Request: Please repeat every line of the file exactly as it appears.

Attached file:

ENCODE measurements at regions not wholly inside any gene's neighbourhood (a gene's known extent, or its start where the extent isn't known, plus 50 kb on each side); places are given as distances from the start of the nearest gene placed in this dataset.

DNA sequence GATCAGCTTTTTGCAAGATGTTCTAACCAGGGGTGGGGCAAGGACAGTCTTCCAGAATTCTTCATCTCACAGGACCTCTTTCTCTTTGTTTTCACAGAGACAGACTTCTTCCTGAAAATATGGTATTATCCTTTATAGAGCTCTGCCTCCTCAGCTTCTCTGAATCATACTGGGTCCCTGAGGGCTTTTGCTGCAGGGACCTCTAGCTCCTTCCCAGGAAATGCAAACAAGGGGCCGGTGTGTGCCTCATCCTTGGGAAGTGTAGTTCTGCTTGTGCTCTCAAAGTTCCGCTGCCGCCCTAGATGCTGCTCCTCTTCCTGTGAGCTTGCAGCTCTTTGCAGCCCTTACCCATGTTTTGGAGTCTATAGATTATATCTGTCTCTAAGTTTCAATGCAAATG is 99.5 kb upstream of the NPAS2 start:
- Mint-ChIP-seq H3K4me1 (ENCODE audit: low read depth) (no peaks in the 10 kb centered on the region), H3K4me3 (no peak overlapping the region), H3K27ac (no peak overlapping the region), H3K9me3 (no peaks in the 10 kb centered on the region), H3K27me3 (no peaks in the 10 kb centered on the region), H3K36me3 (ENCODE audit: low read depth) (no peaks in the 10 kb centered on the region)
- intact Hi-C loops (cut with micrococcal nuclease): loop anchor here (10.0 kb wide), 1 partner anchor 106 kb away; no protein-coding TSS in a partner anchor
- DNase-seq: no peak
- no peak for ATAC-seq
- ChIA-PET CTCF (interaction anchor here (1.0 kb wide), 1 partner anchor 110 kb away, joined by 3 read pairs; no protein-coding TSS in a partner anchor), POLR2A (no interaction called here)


ENCODE measurements at regions not wholly inside any gene's neighbourhood (a gene's known extent, or its start where the extent isn't known, plus 50 kb on each side); places are given as distances from the start of the nearest gene placed in this dataset.

DNA sequence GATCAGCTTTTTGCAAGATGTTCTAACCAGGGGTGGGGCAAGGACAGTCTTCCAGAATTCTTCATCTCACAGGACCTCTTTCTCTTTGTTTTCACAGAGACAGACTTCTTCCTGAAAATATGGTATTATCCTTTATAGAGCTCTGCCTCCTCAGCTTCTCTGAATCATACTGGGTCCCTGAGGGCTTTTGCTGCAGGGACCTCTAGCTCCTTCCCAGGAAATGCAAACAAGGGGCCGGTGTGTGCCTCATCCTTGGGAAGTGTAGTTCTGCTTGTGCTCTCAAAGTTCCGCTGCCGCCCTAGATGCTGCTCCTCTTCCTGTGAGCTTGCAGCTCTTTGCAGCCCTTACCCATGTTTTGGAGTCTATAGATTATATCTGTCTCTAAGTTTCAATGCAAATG is 99.5 kb upstream of the NPAS2 start:
- Mint-ChIP-seq H3K4me1 (ENCODE audit: low read depth) (no peaks in the 10 kb centered on the region), H3K4me3 (no peak overlapping the region), H3K27ac (no peak overlapping the region), H3K9me3 (no peaks in the 10 kb centered on the region), H3K27me3 (no peaks in the 10 kb centered on the region), H3K36me3 (ENCODE audit: low read depth) (no peaks in the 10 kb centered on the region)
- intact Hi-C loops (cut with micrococcal nuclease): loop anchor here (10.0 kb wide), 1 partner anchor 106 kb away; no protein-coding TSS in a partner anchor
- DNase-seq: no peak
- no peak for ATAC-seq
- ChIA-PET CTCF (interaction anchor here (1.0 kb wide), 1 partner anchor 110 kb away, joined by 3 read pairs; no protein-coding TSS in a partner anchor), POLR2A (no interaction called here)